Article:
Jacqui Lambie in conversation with Sarah Kanowski

Jacqui Lambi at the Byron Writers Festival – pic: Natalie Foord

As I walked out of the raucous, standing room only session with former Australian senator Jacqui Lambie, I could hear snippets of conversations from the people around me:

‘She really makes a difference, but she’s just a normal person like us…’

‘With her life experience, and all the things she’s had to go through, it’s given her such strength of character…’

When Lambie sprang into the national consciousness in 2014 as a Tasmanian Senator for the Palmer United Party (PUP), she was, in her own words, ‘a wrecking ball’, who knew nothing about politics.

Lambie presented as an enigma to the Australian people: a strong woman who gave a voice to the working class, she championed the underdog, campaigning aggressively for veterans’ rights and youth unemployment.

At the same time Lambie spoke out about Australian foreign policy, criticising China’s human rights record, praising Vladimir Putin, and condemning Islam, challenging the legality of wearing the burqa in public, and attacking supporters of Sharia law.

Only six months into her three-year senate term, she resigned from the PUP and remained in the Senate as an independent. In the 2016 election, she won a six-year term, only to be forced to resign in the dual-citizenship debacle in 2017.

But if you think you know who Lambie is from the person you saw in the Senate in those early years, think again. This is a woman who consistently gets herself in the deepest of holes, and then proceeds to dig herself out, again and again.

L-R: Sarah Kanowski and Jacqui Lambie – pic: Natalie Foord

As a rebellious teenager in trouble with the police, she dropped out of school, spent a year in Katherine, came back to Tasmania determined to finish school, then got scooped up by a defence force recruiting drive.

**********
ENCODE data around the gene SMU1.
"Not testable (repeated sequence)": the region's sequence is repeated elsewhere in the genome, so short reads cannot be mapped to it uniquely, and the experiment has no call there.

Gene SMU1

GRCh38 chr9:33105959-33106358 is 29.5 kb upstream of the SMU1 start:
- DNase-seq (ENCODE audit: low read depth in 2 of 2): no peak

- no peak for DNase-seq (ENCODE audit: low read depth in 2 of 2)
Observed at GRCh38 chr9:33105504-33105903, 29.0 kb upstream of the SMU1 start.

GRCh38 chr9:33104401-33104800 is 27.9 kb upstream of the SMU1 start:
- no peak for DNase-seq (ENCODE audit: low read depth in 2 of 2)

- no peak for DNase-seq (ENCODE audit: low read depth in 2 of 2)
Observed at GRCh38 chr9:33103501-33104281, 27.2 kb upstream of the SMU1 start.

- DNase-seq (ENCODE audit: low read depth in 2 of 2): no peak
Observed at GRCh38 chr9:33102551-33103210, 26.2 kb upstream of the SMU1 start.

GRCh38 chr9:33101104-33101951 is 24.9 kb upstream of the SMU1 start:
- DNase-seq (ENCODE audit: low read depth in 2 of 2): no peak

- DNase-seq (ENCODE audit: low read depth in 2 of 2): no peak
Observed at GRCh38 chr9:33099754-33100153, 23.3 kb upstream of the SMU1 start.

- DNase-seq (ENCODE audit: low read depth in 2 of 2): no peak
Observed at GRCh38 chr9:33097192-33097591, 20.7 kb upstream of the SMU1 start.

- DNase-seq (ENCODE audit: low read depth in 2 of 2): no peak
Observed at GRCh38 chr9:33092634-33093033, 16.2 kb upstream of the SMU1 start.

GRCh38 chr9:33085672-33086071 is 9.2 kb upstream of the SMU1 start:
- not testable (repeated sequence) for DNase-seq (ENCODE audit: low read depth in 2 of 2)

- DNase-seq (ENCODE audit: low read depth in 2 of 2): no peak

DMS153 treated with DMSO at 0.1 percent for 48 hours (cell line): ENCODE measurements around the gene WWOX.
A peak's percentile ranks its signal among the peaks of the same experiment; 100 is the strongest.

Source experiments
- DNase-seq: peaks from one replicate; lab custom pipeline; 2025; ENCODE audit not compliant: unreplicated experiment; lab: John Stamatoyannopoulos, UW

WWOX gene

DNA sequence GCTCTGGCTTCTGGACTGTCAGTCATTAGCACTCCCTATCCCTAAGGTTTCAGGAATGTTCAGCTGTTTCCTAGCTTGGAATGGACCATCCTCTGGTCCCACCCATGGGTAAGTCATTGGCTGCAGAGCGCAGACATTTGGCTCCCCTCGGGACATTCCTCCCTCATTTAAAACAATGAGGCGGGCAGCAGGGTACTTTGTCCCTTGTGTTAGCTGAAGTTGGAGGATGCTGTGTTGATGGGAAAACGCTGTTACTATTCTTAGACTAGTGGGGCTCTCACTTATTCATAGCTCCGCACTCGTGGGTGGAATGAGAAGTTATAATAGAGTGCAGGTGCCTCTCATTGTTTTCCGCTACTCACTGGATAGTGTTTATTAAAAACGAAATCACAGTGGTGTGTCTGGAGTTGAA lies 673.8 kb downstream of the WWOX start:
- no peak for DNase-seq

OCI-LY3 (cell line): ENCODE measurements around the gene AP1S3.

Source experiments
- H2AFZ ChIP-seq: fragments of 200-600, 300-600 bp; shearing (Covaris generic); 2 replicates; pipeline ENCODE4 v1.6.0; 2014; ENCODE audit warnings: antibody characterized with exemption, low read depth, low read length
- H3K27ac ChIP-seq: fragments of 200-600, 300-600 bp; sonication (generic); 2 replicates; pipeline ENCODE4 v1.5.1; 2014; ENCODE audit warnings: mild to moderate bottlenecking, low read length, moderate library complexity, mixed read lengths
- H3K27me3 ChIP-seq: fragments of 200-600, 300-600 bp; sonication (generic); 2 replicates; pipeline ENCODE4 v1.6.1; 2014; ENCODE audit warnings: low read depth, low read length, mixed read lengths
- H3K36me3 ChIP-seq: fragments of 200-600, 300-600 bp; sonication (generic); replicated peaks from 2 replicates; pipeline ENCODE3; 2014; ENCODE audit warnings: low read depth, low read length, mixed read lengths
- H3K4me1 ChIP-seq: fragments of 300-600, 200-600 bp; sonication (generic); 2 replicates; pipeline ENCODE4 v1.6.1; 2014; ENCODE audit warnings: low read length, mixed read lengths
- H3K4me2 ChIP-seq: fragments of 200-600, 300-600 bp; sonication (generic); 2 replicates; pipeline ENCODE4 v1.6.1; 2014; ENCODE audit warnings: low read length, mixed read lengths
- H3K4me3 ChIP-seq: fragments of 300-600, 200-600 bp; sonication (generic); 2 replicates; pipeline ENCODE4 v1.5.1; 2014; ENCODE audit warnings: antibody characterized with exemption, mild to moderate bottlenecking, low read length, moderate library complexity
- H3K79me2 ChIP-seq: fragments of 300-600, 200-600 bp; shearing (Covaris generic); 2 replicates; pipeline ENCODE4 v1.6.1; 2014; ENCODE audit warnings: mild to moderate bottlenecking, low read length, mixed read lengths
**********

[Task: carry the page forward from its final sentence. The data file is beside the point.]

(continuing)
‘I went into that bus with two friends, signed the form, and when I looked around my friends had disappeared’ she said. ‘I begged the recruitment officer to give me my form back, but he just looked at me and said, ‘we’re low on female numbers, and I can see it will do you the world of good.’

Unbeknownst to Lambie, she was 2 weeks pregnant with her son Brentyn when she began training, a fact that took four months for the army to pick up.  Officers thought she had stopped menstruating with the stress of training.

Lambie was in the Defence Force for 10 years before being medically discharged with a back injury. Then, began a five-year battle with the Department of Veteran Affairs, who refused to acknowledge her medical discharge.

‘I was a single mum, on the disability support pension, taking whatever meds I could get my hands on, and drinking too much. I was an empty shell of human being,’ Lambie told the crowd.

‘Finally, it got too much and I tried to kill myself by walking in front of a car. I had written letters to my sons three weeks before; I felt useless, and a burden on my family.’

Lambie recovered, with the help of her family and the health system. The Department of Veteran Affairs finally acknowledged her medical discharge, and she decided to go into politics.

‘I wanted to make a difference, and to do that, I needed to be inside the pie. I thought to myself, “if the Department of Veteran Affairs is being run like this, then probably so are the other government departments.” I was right, they are.’

Lambie, with her party the Jacqui Lambie Network, is determined to be successful at her next Senate attempt.

‘I am 110 percent focused on going for the Senate. Last time, I went in there as a toddler, but this time I know what I’m doing, and I’ll hit the ground running.’

Sara Runciman is a Southern Cross University Digital Media and Communications student. 

 


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